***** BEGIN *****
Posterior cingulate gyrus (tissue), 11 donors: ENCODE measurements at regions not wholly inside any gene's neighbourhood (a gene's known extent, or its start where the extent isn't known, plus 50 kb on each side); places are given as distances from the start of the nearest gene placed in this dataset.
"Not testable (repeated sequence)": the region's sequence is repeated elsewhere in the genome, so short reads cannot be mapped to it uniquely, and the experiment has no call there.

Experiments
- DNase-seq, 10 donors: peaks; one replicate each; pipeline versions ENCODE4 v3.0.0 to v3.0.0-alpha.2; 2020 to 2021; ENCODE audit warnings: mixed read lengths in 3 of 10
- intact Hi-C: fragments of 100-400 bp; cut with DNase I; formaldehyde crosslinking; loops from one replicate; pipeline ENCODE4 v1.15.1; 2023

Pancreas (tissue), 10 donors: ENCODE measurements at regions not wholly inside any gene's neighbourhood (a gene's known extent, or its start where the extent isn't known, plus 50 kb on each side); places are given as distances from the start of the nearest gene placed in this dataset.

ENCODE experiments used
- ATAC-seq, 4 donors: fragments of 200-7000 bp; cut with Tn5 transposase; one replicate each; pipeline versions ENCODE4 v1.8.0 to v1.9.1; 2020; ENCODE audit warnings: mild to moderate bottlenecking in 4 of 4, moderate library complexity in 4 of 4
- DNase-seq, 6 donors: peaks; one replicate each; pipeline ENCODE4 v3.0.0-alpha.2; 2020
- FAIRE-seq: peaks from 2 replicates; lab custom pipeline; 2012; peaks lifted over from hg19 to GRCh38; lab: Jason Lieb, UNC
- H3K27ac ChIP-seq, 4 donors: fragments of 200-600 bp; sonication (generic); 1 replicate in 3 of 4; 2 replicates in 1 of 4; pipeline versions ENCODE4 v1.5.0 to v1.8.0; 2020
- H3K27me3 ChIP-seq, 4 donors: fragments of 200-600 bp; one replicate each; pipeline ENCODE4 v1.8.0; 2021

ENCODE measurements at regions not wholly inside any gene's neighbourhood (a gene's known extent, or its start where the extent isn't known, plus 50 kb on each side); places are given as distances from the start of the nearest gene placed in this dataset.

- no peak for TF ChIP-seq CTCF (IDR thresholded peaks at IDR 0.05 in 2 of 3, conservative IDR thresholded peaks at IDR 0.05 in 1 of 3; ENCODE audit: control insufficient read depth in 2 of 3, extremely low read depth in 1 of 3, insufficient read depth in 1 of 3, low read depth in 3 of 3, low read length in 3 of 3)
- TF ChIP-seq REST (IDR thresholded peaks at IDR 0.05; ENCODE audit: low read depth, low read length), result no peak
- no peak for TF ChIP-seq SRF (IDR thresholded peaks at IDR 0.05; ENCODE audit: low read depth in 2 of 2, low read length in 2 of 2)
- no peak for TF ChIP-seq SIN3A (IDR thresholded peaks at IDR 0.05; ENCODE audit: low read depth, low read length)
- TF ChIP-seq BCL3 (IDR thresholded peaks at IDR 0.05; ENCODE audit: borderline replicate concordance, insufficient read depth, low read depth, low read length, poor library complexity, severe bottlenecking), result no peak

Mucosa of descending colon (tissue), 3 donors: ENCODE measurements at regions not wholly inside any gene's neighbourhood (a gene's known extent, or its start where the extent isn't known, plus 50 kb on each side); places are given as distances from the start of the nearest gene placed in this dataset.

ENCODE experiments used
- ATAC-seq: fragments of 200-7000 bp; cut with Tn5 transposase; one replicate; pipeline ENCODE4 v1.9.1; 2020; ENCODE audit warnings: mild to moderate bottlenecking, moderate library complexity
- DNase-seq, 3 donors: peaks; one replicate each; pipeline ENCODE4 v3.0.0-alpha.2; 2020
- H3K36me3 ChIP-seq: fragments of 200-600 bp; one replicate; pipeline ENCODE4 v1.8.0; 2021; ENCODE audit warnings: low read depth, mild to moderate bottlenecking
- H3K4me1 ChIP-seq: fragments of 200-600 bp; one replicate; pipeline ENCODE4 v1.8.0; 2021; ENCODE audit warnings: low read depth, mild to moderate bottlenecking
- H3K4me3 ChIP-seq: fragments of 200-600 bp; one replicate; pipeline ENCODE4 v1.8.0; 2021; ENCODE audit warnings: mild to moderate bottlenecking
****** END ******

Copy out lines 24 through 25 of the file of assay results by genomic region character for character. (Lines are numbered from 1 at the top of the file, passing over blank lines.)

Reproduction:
- H3K4me1 ChIP-seq: fragments of 200-600 bp; one replicate; pipeline ENCODE4 v1.8.0; 2021; ENCODE audit warnings: low read depth, mild to moderate bottlenecking
- H3K4me3 ChIP-seq: fragments of 200-600 bp; one replicate; pipeline ENCODE4 v1.8.0; 2021; ENCODE audit warnings: mild to moderate bottlenecking